We are all familiar with the typical process to make a large item purchase. Someone puts a price on it and we make an offer lower than the asking price. Then, we negotiate to reach a deal, typically in the middle somewhere. This is not the way the sale of large businesses is done if a merger and acquisition advisor is handling the sale. They are usually marketed without a price. Here’s why, how this sale is done, and if selling your business without an asking price is best.First, it’s good to understand why the sale of a smaller business – under $2,000,000 in revenue – is done with an asking price. That’s because the primary buyers are individuals and individuals respond better when there is a price. Typically, they may know when a price is way too high, but they have more trouble presenting an offer if there is no asking price. Typically, they would present a very low offer in that situation. By putting a price on the business, it sets the expectations for the sale price. Rather than presenting a very low offer, the individual doesn’t pursue the business.
Before I get into the why, and how, of selling a business without a price, I need to explain something about business valuations. There are three primary approaches used in a business valuation. The first is the asset approach – what the assets would sell for in an orderly liquidation. The second is the income approach – using the earnings of the business and return on investment criteria or discounted cash flow to set a value. The final is the market approach – what multiples similar businesses are selling for and applying them to the financials of the business being valued. In many sales, the value of the assets is much lower than the other two values and not factored in to the valuation. This valuation is what a “financial” buyer would pay. It considers the business value as a standalone business.
Putting a price on the business will put a cap on the price offered. The purpose of selling a business without a price is to sell it for a higher price to a strategic buyer. This is a buyer that will earn more from the acquired business than it is currently generating. This is because the strategic buyer has assets that will allow it to do so. For example, a common one is that the buyer merges the acquired business into their business and eliminates many expenses by doing so. Another common strategic value is excess production capacity that is filled by merging the two businesses. Another strategic value could be the buyer’s better, or larger, sales force that can expand the sales, and profits, of the acquired business. Or, the acquired business could have intellectual property that the buyer can utilize better.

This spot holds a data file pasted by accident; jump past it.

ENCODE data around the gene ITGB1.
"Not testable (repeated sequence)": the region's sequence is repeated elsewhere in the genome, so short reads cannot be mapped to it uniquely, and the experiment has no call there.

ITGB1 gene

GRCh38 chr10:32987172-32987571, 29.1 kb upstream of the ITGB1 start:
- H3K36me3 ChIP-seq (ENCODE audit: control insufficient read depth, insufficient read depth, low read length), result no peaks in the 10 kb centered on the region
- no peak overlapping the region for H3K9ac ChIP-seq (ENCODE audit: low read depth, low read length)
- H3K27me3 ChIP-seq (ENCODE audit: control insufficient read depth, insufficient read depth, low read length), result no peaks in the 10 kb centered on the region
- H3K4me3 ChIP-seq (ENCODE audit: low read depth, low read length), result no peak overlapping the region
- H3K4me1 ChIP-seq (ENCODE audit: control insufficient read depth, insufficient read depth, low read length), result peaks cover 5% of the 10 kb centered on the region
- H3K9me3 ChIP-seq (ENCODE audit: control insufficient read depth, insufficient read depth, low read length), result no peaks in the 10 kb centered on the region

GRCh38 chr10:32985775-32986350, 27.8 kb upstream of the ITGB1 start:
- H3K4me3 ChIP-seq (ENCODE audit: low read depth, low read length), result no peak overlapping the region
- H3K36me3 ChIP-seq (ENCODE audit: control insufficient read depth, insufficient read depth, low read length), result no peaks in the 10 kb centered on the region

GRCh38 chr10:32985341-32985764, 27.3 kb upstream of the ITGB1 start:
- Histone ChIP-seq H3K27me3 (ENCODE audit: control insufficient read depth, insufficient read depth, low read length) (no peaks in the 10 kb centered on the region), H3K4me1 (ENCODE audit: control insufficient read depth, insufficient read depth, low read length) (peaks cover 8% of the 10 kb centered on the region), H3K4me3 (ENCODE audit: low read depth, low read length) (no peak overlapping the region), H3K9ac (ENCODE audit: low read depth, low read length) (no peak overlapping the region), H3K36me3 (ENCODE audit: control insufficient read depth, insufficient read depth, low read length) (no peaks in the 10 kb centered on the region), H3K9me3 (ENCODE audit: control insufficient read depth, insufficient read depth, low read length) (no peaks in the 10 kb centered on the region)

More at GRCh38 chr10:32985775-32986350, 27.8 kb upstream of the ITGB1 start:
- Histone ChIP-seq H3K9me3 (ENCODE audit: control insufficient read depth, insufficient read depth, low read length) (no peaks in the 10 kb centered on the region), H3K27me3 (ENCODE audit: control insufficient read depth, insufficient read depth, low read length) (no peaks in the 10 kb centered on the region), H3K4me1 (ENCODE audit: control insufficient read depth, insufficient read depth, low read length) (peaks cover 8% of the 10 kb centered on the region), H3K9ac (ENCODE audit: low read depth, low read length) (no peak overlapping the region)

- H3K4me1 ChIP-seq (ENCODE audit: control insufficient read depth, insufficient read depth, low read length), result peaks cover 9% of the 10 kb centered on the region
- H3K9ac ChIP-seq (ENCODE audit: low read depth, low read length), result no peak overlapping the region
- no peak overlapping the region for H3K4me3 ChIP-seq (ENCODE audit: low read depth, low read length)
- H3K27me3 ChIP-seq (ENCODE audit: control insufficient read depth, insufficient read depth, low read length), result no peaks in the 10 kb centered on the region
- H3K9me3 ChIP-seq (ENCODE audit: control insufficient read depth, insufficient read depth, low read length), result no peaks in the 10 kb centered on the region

Merely putting the business on the market without a price will not get the best price. Most of the potential strategic buyers will not be aware of the business for sale unless they are contacted directly. This is done while keeping the identity of the business being sold confidential. Many potential strategic buyers do not present the best offer so it is necessary to contact many of them. What we want to achieve is a competitive, private, auction where the seller has multiple offers to choose from. By doing so, we can get offers that are higher than the financial value of the business.
This is a very brief explanation of the process we use for selling larger businesses. These are typically ones with $2,500,000 to $15,000,000 in revenue. If you have such a business and want to sell it, contact us to discuss whether this process is the best way to get the highest price.